Soul Rebel: David Burnett

Went to the David Burnett opening last night at Mr. Musichead Gallery in Los Angeles. Drove up with long time photographer friend and Wisconsin cheese-eating native Paul Gero who happens to be a friend of Burnett. I’d never been to this particular gallery before, and I’m glad I made the trip. In addition to Burnett’s work, which was centered on a project about Jamaican superstar Bob Marley, the gallery had a range of other imagery and artwork. There was a Hunter Thompson piece by Al Satterwhite that I was lusting after.

But I digress. For anyone who out there who loves documentary photography, editorial photography, political photography or photojournalism, David Burnett is a name you MUST know. A friend recently described him as “The Michael Jordan of photojournalism,” which I think is a accurate description. Burnett is a good photographer and has been good for a long, long while. Constantly reinventing himself, his genre, he continues to produce work that actually influences not only those around him but the actual industry in which he works. Not many folks I can say this about. Plus, he is just a cool guy. Always a smile, always a joke.

The project being exhibited, “Soul Rebel” depicts an intimate look at reggae superstar Marley. This project reflects what time, access and someone with a point of view can accomplish when given the chance. Living as close to Hollywood as I do, and knowing a fair number of photographers who cover the entertainment world, I wish I could take this book around to all of them, and their agents, and agencies and magazine editors and art directors and say “Look at this.” “This is what is possible with time and access.” The book, which I bought for my brother and nephew(a secret but neither read my blog), depicts a relaxed and mercurial Marley, at home and seemingly at peace. The work feels personal, very personal, and reminds me of other bodies of rock and roll work by the likes of Claxton and “back in the day” photographers that had relationships with these music stars, as opposed to the modern method of the five-minute portrait. When I see Burnett’s images I feel like I begin to know what the real Bob Marley was like. Quiet, reflective, lover of weed and soccer. I see Marley with his guard down, relaxing with friends in Kingston, on the road with the band and performing, dreadlocks backlit and glowing, face twisted in lyric.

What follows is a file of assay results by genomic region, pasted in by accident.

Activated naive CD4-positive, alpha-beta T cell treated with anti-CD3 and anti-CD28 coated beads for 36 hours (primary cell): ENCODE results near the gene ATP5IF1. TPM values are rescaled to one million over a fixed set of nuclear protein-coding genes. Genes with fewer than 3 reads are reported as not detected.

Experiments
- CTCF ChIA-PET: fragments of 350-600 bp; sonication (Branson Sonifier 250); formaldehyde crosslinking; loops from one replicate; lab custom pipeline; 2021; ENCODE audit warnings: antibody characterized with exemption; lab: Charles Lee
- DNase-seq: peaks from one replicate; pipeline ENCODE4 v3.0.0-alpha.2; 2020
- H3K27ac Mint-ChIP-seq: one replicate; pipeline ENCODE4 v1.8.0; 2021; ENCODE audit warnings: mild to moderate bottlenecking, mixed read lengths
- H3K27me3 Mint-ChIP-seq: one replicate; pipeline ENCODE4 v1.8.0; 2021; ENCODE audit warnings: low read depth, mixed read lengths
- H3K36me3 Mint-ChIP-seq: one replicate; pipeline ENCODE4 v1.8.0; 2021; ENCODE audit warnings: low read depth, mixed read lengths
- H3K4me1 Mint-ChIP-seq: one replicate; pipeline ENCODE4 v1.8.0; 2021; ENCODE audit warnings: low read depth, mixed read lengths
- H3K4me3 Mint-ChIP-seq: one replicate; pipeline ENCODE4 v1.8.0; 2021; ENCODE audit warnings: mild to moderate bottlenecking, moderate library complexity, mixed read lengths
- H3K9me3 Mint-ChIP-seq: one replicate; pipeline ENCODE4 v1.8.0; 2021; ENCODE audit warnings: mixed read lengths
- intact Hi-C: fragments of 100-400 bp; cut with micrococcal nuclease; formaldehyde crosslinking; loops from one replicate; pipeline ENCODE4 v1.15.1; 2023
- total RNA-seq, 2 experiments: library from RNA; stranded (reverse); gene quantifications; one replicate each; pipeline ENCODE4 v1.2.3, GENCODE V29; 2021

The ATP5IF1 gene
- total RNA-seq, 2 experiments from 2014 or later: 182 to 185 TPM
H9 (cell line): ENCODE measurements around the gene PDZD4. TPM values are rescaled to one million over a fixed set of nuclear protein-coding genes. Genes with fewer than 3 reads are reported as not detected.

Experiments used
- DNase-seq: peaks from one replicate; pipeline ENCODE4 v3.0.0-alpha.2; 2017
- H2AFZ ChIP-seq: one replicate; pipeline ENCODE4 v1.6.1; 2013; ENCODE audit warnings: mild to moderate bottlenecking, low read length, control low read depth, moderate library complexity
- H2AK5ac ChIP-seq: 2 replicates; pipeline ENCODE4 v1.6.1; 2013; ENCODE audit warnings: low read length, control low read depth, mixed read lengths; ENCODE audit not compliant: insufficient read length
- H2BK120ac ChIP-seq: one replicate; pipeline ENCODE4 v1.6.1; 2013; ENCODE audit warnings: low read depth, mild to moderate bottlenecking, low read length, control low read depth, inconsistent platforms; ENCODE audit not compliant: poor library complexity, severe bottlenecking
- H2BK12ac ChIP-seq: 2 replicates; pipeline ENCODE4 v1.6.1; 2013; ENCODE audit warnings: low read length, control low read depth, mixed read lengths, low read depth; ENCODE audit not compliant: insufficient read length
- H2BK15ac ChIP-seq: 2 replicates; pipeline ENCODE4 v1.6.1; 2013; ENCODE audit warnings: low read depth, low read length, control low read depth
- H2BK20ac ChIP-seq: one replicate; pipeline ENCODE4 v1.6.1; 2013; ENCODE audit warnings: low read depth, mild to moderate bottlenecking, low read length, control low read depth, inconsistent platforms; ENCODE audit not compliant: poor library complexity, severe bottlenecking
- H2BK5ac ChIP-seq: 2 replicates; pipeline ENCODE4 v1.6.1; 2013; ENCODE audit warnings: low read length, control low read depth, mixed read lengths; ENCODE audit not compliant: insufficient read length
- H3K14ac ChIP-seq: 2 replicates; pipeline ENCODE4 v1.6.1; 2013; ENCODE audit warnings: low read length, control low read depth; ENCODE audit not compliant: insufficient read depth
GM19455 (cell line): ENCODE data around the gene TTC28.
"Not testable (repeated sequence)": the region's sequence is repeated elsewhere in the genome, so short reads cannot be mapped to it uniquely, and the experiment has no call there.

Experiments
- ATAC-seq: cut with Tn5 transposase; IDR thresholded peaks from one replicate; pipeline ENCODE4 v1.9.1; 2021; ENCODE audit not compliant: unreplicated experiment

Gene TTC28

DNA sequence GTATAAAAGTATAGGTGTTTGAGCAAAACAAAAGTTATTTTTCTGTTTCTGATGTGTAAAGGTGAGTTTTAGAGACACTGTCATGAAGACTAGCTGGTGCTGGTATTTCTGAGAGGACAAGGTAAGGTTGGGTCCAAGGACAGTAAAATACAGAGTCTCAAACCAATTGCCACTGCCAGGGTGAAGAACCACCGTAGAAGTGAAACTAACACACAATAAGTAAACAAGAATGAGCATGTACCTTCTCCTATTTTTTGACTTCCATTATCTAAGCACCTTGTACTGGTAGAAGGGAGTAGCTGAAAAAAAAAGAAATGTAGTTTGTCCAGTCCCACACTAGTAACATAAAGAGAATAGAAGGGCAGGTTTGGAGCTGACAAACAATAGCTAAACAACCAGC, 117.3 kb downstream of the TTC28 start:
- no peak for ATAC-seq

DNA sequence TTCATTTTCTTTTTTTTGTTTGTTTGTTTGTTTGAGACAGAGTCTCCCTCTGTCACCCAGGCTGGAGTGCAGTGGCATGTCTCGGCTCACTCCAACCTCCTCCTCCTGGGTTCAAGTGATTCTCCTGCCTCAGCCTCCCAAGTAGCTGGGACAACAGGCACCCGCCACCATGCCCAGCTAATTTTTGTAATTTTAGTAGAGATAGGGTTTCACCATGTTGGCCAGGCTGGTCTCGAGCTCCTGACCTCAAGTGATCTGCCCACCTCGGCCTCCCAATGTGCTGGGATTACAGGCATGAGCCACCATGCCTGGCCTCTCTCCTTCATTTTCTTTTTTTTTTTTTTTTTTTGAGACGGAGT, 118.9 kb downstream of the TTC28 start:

When I see these images it feels to me like I’m being given a look at a secret world, but I’m being given this look by someone considered a friend to those in the images. I can’t tell you how important this is, and how critical this is to getting images that are a true reflection of someone, something or somewhere. I could tell you more about Burnett, the “Photographer of the Year” award, the “Robert Capa” award, the co-founder of Contact Press and the years he covered Vietnam, but I’m going to stop there. I want you to work at this and go discover him on your own. Trust me, it’s worth it.